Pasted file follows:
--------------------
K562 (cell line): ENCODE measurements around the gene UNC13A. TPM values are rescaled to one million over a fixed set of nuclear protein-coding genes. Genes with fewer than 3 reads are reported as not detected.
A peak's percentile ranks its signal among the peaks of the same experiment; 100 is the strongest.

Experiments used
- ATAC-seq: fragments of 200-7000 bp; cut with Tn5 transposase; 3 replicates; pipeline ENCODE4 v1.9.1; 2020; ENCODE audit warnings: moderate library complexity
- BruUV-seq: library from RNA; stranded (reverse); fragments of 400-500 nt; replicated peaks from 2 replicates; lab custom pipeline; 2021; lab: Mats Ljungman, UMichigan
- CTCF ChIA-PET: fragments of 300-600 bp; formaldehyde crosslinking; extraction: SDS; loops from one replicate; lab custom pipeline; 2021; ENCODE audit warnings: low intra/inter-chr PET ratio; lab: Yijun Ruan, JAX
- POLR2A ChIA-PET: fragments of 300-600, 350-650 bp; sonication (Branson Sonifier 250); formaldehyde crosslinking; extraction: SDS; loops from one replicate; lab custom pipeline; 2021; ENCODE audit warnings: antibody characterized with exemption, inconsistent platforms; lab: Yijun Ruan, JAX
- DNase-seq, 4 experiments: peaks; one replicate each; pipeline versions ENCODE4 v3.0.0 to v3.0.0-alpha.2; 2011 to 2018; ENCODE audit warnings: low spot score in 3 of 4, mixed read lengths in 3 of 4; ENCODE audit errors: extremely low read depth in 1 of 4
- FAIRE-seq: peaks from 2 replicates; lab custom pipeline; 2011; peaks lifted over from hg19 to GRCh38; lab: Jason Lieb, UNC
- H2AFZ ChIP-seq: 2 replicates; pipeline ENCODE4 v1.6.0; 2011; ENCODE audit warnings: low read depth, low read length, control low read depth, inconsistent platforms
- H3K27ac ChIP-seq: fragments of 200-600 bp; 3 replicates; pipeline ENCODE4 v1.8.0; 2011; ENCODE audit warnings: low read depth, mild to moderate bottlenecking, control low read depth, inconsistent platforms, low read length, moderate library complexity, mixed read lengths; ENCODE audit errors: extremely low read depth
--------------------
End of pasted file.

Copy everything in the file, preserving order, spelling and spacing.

K562 (cell line): ENCODE measurements around the gene UNC13A. TPM values are rescaled to one million over a fixed set of nuclear protein-coding genes. Genes with fewer than 3 reads are reported as not detected.
A peak's percentile ranks its signal among the peaks of the same experiment; 100 is the strongest.

Experiments used
- ATAC-seq: fragments of 200-7000 bp; cut with Tn5 transposase; 3 replicates; pipeline ENCODE4 v1.9.1; 2020; ENCODE audit warnings: moderate library complexity
- BruUV-seq: library from RNA; stranded (reverse); fragments of 400-500 nt; replicated peaks from 2 replicates; lab custom pipeline; 2021; lab: Mats Ljungman, UMichigan
- CTCF ChIA-PET: fragments of 300-600 bp; formaldehyde crosslinking; extraction: SDS; loops from one replicate; lab custom pipeline; 2021; ENCODE audit warnings: low intra/inter-chr PET ratio; lab: Yijun Ruan, JAX
- POLR2A ChIA-PET: fragments of 300-600, 350-650 bp; sonication (Branson Sonifier 250); formaldehyde crosslinking; extraction: SDS; loops from one replicate; lab custom pipeline; 2021; ENCODE audit warnings: antibody characterized with exemption, inconsistent platforms; lab: Yijun Ruan, JAX
- DNase-seq, 4 experiments: peaks; one replicate each; pipeline versions ENCODE4 v3.0.0 to v3.0.0-alpha.2; 2011 to 2018; ENCODE audit warnings: low spot score in 3 of 4, mixed read lengths in 3 of 4; ENCODE audit errors: extremely low read depth in 1 of 4
- FAIRE-seq: peaks from 2 replicates; lab custom pipeline; 2011; peaks lifted over from hg19 to GRCh38; lab: Jason Lieb, UNC
- H2AFZ ChIP-seq: 2 replicates; pipeline ENCODE4 v1.6.0; 2011; ENCODE audit warnings: low read depth, low read length, control low read depth, inconsistent platforms
- H3K27ac ChIP-seq: fragments of 200-600 bp; 3 replicates; pipeline ENCODE4 v1.8.0; 2011; ENCODE audit warnings: low read depth, mild to moderate bottlenecking, control low read depth, inconsistent platforms, low read length, moderate library complexity, mixed read lengths; ENCODE audit errors: extremely low read depth